Life in the Solar System

In 1976, two spacecraft from Earth, Viking I and II, landed on the surface of Mars. They carried several different experiments to test for the presence of living organisms. (Including cameras to photograph any passing wildlife!) No evidence of life was found at either landing site. (Photo courtesy of NASA) For more information about the Viking Mission to Mars, see: National Space Science Data Center
Of all the planets, Mars is the most similar to Earth, at least on the surface. A good thing to remember is that its size is about halfway between Earth and Moon. Also, many of its features remind us of both Earth and Moon. When we look at its face, we seem to recognize familiar phenomena--craters and ejecta like those on the Moon, volcanoes and valleys like those on Earth. There are four seasons much like on Earth, as the tilt of the Mars axis differs little from that of Earth. A Martian day is only slightly longer than a day on Earth (24.6 hrs). The average daytime temperature on Mars is a balmy 86°F. Nice for sitting outside and contemplating the scenery from the comfort of a spacesuit! Nights reach a chilling –211°F. Better pack a sweater!

Perhaps the most intriguing class of morphological features comprises those suggesting the activity of water on Mars. All sorts of valleys that resemble dry river courses have kept discussions going, with arguments going back and forth regarding the relative importance of erosion and tectonics. But recently the gullies of Mars, beautifully captured in images sent by the Mars Global Surveyor, clearly indicate the action of some kind of erosion, presumably by water. (The possibily of CO2 gas-driven regolith flows, similar to volcanic "lehars" on Earth, cannot be discounted.) The temperature on Mars, averaging day and night, is –157°F because of the distance to the Sun (1.5 times greater than the Sun-Earth distance). Thus, any water on Mars is frozen solid, and is thought to be rather far below the surface. (Water near the surface would sublimate into the atmosphere and dissociate, with the hydrogen escaping.) But the gullies remind us that there must be ways to bring liquid to the surface, at least occasionally. The question then arises whether, perhaps, in the early history of Mars water was available more readily. If so, Mars might have been a good laboratory, with sufficient similarity to the early conditions on Earth, to check the idea that Life must arise, eventually, if conditions are right.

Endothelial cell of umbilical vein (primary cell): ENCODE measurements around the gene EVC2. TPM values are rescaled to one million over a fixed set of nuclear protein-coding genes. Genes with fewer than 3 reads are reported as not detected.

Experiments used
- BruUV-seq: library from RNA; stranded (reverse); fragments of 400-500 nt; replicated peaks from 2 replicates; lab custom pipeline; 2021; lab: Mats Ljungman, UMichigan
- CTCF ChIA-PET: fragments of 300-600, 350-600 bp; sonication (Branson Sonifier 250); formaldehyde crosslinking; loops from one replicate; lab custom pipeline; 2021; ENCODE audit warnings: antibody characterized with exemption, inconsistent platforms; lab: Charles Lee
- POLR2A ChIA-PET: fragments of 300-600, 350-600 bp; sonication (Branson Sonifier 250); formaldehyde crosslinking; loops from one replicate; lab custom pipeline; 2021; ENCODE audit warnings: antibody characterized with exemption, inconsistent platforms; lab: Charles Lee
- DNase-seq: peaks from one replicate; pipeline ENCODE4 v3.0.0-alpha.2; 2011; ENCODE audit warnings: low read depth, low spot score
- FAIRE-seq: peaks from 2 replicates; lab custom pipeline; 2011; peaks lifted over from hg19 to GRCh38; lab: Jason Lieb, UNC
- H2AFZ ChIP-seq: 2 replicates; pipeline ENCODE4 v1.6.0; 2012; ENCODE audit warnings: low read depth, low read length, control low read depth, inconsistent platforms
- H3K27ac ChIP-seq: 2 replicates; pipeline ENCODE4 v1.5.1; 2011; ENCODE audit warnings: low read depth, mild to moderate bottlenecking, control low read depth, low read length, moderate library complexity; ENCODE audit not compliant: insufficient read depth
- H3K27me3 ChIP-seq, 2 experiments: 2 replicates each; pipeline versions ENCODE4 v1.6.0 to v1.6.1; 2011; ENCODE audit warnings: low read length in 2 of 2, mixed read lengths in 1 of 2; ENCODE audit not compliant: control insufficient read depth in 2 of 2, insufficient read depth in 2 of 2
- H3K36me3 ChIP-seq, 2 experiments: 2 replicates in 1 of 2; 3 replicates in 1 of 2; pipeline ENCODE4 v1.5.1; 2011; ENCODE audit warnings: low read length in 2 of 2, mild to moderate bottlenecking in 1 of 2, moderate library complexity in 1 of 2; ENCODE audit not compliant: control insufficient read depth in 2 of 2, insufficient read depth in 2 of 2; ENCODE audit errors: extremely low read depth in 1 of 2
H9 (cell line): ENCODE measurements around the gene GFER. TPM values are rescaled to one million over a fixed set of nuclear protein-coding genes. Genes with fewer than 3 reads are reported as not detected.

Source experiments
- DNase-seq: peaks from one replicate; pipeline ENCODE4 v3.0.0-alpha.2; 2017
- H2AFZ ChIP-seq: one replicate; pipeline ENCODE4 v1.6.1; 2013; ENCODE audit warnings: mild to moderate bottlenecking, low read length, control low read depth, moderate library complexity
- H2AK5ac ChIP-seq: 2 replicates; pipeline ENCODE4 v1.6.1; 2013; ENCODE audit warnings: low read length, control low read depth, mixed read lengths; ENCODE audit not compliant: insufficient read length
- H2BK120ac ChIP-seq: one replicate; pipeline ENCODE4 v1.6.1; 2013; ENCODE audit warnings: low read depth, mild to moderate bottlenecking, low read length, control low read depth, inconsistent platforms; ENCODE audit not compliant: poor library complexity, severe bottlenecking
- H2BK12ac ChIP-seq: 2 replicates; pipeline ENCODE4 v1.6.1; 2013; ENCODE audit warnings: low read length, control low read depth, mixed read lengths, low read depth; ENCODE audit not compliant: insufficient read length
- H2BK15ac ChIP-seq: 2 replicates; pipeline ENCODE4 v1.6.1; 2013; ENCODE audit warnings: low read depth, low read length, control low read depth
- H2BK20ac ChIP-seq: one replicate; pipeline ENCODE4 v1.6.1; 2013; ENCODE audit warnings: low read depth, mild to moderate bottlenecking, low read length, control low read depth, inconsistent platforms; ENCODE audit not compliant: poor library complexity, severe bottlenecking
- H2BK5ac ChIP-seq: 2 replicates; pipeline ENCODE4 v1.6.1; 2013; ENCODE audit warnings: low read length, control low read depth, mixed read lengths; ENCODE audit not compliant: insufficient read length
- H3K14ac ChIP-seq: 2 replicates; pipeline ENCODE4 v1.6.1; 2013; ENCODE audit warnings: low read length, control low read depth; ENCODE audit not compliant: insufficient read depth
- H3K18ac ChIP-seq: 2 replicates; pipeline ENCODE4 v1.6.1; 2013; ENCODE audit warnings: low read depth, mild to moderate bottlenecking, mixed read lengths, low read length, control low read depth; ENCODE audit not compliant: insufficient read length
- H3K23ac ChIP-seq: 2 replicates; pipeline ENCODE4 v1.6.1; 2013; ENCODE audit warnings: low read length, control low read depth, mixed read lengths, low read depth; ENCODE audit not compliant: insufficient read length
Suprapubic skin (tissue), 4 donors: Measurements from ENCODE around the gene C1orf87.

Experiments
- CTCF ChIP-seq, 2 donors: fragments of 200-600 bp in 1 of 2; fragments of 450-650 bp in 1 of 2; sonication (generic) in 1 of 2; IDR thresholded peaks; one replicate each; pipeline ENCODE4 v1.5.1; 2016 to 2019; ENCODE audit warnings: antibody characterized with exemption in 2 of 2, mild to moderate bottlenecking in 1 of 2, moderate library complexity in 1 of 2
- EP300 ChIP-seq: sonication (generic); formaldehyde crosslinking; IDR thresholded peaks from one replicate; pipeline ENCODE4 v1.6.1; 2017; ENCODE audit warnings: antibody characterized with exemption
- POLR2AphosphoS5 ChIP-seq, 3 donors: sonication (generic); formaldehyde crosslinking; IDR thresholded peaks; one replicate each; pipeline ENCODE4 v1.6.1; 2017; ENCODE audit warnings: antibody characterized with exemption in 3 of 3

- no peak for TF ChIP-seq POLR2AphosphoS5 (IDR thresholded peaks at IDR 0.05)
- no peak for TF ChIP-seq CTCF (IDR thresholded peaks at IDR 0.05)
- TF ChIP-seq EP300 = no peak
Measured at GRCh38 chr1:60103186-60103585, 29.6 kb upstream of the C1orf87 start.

East Gorgonum Crater on Mars showing channels created by flowing water. The lack of small meteor impact craters indicates that these features are extremely young. It is possible that water is still seeping up to the surface from the layered rocks below. (Courtesy: NASA.)
Are there microfossils or chemofossils hidden away in some old Mars rocks? Some think that the answer is yes. Heated discussions about a fossil-like structure in a meteorite from Mars are still going on; what is evidence to some is just a morphological oddity to others, with no significance as a fossil.

If Mars was more like Earth in the distant past, its conditions have moved in direction of the Moon in the time since. The atmosphere is thin, and at night and near the poles the temperatures drop to extremely low values. The air is very dry. The ice caps are made of dry ice, frozen carbon dioxide. The fact that carbon dioxide is the most abundant gas suggests there is no photosynthesis going on.

The planet looks inhospitable. However, we know that on Earth there are living things in environments readily identified (by us) as very inhospitable: hot springs, highly acidic waters, films of metal oxides, high pressure conditions deep below the surface, poisoned by hydrogen sulfide. If Life ever existed on Mars it might "hang on", with resting spores bridging times of stress and waiting for the periods when water makes gullies.

Besides Mars, there are two other planetary bodies that might bear Life in the solar system. These are Europa and Titan, two big moons belonging to Jupiter and Saturn, respectively. They too may have water.